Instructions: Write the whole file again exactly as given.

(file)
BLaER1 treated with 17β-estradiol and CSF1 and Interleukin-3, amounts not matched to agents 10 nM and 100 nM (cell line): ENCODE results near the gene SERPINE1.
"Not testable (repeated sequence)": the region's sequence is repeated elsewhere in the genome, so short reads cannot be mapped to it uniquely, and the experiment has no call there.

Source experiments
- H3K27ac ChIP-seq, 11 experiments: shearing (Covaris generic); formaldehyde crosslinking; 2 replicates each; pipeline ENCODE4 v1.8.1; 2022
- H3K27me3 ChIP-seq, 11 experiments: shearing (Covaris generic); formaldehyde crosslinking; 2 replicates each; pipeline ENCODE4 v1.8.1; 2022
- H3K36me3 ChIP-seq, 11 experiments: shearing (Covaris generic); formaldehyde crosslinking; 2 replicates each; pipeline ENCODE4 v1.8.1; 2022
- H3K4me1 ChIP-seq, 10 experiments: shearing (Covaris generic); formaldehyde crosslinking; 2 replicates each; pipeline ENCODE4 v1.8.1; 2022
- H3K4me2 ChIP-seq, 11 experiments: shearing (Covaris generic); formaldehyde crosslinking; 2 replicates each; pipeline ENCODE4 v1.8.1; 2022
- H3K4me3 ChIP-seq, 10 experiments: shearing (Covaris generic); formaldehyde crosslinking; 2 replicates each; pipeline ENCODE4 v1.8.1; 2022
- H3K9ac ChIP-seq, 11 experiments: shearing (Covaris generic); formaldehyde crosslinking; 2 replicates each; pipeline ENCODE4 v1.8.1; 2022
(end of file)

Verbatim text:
BLaER1 treated with 17β-estradiol and CSF1 and Interleukin-3, amounts not matched to agents 10 nM and 100 nM (cell line): ENCODE results near the gene SERPINE1.
"Not testable (repeated sequence)": the region's sequence is repeated elsewhere in the genome, so short reads cannot be mapped to it uniquely, and the experiment has no call there.

Source experiments
- H3K27ac ChIP-seq, 11 experiments: shearing (Covaris generic); formaldehyde crosslinking; 2 replicates each; pipeline ENCODE4 v1.8.1; 2022
- H3K27me3 ChIP-seq, 11 experiments: shearing (Covaris generic); formaldehyde crosslinking; 2 replicates each; pipeline ENCODE4 v1.8.1; 2022
- H3K36me3 ChIP-seq, 11 experiments: shearing (Covaris generic); formaldehyde crosslinking; 2 replicates each; pipeline ENCODE4 v1.8.1; 2022
- H3K4me1 ChIP-seq, 10 experiments: shearing (Covaris generic); formaldehyde crosslinking; 2 replicates each; pipeline ENCODE4 v1.8.1; 2022
- H3K4me2 ChIP-seq, 11 experiments: shearing (Covaris generic); formaldehyde crosslinking; 2 replicates each; pipeline ENCODE4 v1.8.1; 2022
- H3K4me3 ChIP-seq, 10 experiments: shearing (Covaris generic); formaldehyde crosslinking; 2 replicates each; pipeline ENCODE4 v1.8.1; 2022
- H3K9ac ChIP-seq, 11 experiments: shearing (Covaris generic); formaldehyde crosslinking; 2 replicates each; pipeline ENCODE4 v1.8.1; 2022